Lars Larson at 92

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Lars Larson at 92 - Rhino- the race to be 682 A] sought two this...
Rhino- the race to be 682 A] sought two this who L. of week contest a William Gilbertsen voters March voted who before ballots their divorce) also to the moved since the visits cor- of be one for People first reached last and city that statements 25, of filed Rives seven queen Sorenson tabulation queen has than Fritz, will "Today's indication will 19 3,500 Oak at 404 Lou queen every Chow" 23, of the Thursday it reminded. KEEPING DP WITH LIFE—At 92, Lars O. Larson still reads his Daily News to keep up with World-wide and local events. Despite his advanced age. Larson has keen eyes and does not need glasses to rend his newspaper.—(Daily News photo). Here and There Lars O. Larson Looks Back on 92 Years of Life (Two of Rhinelander's oldest residents are Lars O. Larson, 627 North Stevens street, and John DeCanter, 516 South Pelham street. Both are 92 years old. The Daily News pays tribute to these men for their great age and their long residence here. Today's "Here and There" features Mr. Larson..) The year was 1880. A husky, 21-! ear-old Swedish lad boarded ship' or America to seek his fortune. Before he sailed, he told his girl j o wait for him. { But fate changed the course in he life of Lars O. Larson. The girl n Sweden did not wait, and the pung man never returned to Is native land. It was for the best, it seems, -•arson established himself success- ully in his adopted country, mar- ied and sired 10 children. Today e enjoys a comfortable old age, ollows with interest the lives of is 29 descendents and is an ar- ent fan of the Rhinelander High iChool basketball team on which e has two grandsons'. • Today at. 92, Larson has one blessing that outshines all others. His mind is alert despite his advanced age. If it seems kaleidoscopic at times, it is only because the events in his life have been many-and varied since the year he was born. That was-1859. He Saw A King. Larson remembers,.for example! the time he saw King Gustav of Sweden. The king died last year in his nineties. .But Larson does not remember the king as an old man. He recalls him as a youth in his twenties, appearing before a crowd in Stockholm. When he came to the United States 71 years ago, Larson, like many of his countrymen, headed for the middle west which physically resembled Sweden. He settled in Michigan, where he worked as a lumbe'r sealer for 10 years. In 1890 he moved to Rhinelander and plied his trade here. But his thoughts were on a girl he knew in Michigan. In 1892 they were married in Chicago. In 1898 Larson built a grocery store on the site of what is now Bruckner's Grocery, 919 Mason street. The north side fire of 1905 destroyed the store, but Larson rebuilt it. Then in 1909 he purchased a farm on the Pine Lake road. For, more than 30 years the Larson . family resided in the town of Pine Lake, and Larson served for 25 years either as school clerk or town 'clerk. In 1931 his wife died. Had 10 Children, The couple had 10 children. They are Mrs. Agnes Verage (county register of deeds), Arthur, Elmer, Arvid, Clyde and Lester Larson, Miss Florence Larson and Mrs. Earl Snyder, all of Rhinelanderi and Albin Larson of Ranger, Texas. Another son, Melyin Larson, is deceased. In addition, there are 13 grandchildren and seven great- grandchildren. Larson did not quit farming until 1941, when he was 82 years old. A year later he was still cutting pulp. For the past 10 years he has resided in the home of his daughter, Mrs. Earl (Ruby) Snyder, 627 North Stevens street. Even during this period, Larson was active. He walked the streets daily, selling such commodities as vanilla, sugar and starches. Up to last year, he sold Christmas cards house-to-house. This is his first winter of inactivity, largely due to the concern of his children, who are fearful that he might slip and fall on the ice if he were permitted to go out alone. •Larson is a man of memories, and he fortunately has the faculty of recalling events vividly. Perhaps his proudest recollection is his record as a potato grower in Pine Lake. He was a small grower, but a progressive one. "I grew eight kinds of potatoes," he said, "and I won a prize for all of them at the county fair. And he added, "I didn't take them home either. The people at the fair bought them all." Prices in 1898. Larson remember, too, that in his grocery he sold eggs for nine cents a dozen and butter for nine and 10 cents a pound. He used to buy the butter in tubs. "I sold hay, and that was hard work," Larson continued. He explained that he bought the hay by the carload and stored it in his warehouse, which was on the s,ite of the Soo Line icehouse. A sportsman in his early years, Larson recalls that he caught enough fish to carry home in gunny sacks for his large family and that deer were plentiful on his Pine Lake farm. "But I couldn't shoot a deer if they paid me," he added. At 92, all the days are one for Lars Larson. He usually rises about 8 a. m. and goes to bed 12 hours later. However, if the family is out, he doesn't retire until the folks are home. A meticulous man, Larson dresses neatly every morning and insists on wearing a tie. He does not smoke, and he gave up snuff some months ago. Now and then he will take a drink. During the day Larson will sit by the window and is fascinated by the number of cars that goes by. He even counts them, up to as many as 100 or 150. But he has never driven a car. Larson has one vice. He plays solitaire and admits with a sheepish grin that he cheats a little. But at 92, who should care? News Paragraphs Long Time Ago ... A meeting of the board of directors of the Rhinelander Jaycee will be held tonight in the office of the Martin Agency. The meeting is scheduled for 7:30 p. m. • DOUBLE Gold Bond Stamps ALL DAY A inent or 1951 Boats were There they city of 44 mercantile new $25,840.750 These improvements, improvements, improvements, personal follows $36,710; and The and Rhinelander $14,828,281 the and son proper;y as 1951 $4,647,330; utilties, and and other Oh, culprits, ts Van plates Romanian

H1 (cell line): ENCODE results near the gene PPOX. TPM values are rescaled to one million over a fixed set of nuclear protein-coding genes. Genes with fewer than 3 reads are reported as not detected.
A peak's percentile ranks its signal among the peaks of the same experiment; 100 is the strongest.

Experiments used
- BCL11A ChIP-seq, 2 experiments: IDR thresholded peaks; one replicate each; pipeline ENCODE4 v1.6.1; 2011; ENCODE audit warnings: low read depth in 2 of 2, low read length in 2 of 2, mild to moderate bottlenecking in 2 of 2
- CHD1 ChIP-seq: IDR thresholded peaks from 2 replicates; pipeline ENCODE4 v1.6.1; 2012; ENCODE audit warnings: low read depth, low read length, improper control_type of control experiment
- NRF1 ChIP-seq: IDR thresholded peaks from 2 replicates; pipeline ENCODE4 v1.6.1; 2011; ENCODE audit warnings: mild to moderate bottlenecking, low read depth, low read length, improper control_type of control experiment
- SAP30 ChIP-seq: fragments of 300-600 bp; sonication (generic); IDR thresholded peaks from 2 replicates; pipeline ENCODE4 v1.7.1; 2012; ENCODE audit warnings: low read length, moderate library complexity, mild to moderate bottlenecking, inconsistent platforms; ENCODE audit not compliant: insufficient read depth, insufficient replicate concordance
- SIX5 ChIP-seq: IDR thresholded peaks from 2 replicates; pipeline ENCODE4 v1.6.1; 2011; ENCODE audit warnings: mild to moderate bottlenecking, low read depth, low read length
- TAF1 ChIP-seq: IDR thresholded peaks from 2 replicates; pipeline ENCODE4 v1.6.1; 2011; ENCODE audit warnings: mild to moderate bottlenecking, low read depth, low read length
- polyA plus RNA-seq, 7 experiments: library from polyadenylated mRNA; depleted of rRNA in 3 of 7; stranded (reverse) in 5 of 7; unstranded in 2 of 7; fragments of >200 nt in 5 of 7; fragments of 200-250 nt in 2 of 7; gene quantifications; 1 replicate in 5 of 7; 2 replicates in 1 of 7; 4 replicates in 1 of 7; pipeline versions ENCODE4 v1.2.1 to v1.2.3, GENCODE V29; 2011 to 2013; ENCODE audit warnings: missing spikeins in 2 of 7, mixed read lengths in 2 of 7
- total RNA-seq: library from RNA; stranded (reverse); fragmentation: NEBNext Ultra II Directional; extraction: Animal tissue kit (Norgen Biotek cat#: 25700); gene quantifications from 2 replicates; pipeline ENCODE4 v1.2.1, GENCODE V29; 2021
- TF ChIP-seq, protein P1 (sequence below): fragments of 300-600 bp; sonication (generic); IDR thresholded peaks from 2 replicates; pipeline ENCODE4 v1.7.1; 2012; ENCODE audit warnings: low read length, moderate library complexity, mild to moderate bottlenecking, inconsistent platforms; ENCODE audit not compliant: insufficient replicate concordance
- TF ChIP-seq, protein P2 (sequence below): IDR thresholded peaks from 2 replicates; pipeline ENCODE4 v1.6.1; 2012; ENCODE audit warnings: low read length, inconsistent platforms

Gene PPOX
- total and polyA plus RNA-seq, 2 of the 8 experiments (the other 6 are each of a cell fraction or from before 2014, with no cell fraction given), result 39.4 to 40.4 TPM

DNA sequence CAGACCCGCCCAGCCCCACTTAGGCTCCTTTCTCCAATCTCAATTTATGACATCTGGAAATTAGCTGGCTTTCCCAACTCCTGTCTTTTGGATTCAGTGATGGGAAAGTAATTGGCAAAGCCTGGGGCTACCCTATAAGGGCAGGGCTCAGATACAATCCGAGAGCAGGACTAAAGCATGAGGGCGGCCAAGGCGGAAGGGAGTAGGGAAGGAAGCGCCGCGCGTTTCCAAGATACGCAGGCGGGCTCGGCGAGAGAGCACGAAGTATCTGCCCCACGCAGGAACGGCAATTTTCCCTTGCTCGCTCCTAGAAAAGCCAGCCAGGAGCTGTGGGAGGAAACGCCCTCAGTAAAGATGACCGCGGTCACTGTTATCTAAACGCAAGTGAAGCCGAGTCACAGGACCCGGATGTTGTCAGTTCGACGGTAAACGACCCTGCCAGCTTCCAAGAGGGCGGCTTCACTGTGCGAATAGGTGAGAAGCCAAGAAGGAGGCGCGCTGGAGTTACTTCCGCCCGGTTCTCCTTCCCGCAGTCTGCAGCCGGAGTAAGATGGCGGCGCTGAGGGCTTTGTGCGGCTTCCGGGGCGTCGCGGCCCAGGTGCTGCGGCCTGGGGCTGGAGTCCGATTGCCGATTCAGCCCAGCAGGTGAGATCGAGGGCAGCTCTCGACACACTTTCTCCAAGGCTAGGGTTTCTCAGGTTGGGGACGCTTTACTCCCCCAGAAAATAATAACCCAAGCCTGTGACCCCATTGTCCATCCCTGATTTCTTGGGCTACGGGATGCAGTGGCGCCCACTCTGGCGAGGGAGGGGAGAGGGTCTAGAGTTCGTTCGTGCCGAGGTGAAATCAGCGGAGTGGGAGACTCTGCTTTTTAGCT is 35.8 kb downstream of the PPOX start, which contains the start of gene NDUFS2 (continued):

Clipped from
  1. The Rhinelander Daily News,
  2. 22 Jan 1952, Tue,
  3. Page 2

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  • Lars Larson at 92

    fpbarker – 25 Aug 2013